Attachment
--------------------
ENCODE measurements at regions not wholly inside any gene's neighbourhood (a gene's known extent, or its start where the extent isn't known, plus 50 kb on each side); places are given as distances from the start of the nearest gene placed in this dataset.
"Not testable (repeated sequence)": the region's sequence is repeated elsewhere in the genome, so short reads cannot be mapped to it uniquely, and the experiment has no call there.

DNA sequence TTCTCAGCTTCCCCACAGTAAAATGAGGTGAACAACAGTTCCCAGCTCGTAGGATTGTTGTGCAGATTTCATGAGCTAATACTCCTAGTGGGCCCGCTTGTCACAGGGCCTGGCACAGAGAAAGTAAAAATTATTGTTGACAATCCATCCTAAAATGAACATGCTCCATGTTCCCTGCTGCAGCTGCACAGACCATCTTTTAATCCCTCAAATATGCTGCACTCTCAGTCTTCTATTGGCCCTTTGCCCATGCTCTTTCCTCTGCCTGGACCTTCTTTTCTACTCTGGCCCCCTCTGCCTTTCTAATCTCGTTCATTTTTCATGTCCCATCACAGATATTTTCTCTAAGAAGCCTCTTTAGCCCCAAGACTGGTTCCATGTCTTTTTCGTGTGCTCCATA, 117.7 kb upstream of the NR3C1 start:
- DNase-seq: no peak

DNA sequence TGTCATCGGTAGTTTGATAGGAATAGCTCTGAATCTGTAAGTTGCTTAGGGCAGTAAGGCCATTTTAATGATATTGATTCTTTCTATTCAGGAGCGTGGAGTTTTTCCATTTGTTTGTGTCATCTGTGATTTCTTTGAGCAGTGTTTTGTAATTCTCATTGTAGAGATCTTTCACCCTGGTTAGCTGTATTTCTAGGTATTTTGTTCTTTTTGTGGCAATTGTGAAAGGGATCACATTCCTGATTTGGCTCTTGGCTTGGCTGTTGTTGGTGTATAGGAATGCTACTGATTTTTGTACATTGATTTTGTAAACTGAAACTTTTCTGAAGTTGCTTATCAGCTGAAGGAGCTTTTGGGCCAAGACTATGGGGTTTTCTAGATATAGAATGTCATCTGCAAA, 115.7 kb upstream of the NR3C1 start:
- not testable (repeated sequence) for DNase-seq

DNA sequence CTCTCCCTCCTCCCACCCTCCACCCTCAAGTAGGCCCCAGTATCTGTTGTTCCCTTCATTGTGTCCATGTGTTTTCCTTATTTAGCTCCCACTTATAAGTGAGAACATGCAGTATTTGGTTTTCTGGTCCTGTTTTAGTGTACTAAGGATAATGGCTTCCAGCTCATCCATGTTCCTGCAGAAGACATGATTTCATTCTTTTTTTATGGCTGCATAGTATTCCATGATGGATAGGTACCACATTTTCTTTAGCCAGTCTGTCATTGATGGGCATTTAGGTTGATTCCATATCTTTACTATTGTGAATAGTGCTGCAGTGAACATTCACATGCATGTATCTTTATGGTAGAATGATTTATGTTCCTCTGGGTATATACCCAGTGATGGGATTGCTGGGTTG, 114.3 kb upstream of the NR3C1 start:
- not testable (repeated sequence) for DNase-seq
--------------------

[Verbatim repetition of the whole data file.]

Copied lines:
ENCODE measurements at regions not wholly inside any gene's neighbourhood (a gene's known extent, or its start where the extent isn't known, plus 50 kb on each side); places are given as distances from the start of the nearest gene placed in this dataset.
"Not testable (repeated sequence)": the region's sequence is repeated elsewhere in the genome, so short reads cannot be mapped to it uniquely, and the experiment has no call there.

DNA sequence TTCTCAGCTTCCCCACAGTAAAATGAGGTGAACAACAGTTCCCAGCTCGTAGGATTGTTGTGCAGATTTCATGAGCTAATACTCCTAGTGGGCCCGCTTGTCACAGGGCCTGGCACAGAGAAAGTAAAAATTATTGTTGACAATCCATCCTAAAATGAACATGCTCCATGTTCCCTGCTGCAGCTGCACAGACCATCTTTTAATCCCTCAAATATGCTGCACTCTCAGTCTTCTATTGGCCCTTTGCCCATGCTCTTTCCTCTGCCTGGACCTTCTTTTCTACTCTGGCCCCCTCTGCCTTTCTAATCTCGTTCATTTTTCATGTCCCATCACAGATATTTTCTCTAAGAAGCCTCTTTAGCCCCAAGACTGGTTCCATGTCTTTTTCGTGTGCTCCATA, 117.7 kb upstream of the NR3C1 start:
- DNase-seq: no peak

DNA sequence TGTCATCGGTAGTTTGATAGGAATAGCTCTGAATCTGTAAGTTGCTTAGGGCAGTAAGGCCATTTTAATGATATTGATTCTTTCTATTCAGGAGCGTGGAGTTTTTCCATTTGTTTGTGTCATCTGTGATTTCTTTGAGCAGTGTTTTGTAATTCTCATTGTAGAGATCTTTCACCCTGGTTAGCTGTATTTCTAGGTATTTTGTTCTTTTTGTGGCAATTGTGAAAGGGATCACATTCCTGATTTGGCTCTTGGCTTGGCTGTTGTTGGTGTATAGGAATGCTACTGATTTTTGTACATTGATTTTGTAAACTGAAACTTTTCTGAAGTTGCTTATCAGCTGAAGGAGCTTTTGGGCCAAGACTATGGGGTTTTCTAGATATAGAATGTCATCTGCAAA, 115.7 kb upstream of the NR3C1 start:
- not testable (repeated sequence) for DNase-seq

DNA sequence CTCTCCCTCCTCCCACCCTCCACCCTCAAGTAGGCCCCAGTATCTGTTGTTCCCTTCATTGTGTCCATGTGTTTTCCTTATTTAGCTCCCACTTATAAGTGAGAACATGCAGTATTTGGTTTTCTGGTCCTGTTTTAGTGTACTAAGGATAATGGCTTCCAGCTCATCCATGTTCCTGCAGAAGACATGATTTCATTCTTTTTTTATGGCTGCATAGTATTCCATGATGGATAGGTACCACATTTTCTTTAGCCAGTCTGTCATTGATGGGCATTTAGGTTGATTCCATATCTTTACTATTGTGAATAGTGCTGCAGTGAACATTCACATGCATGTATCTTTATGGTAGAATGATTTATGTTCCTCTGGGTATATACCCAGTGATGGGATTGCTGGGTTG, 114.3 kb upstream of the NR3C1 start:
- not testable (repeated sequence) for DNase-seq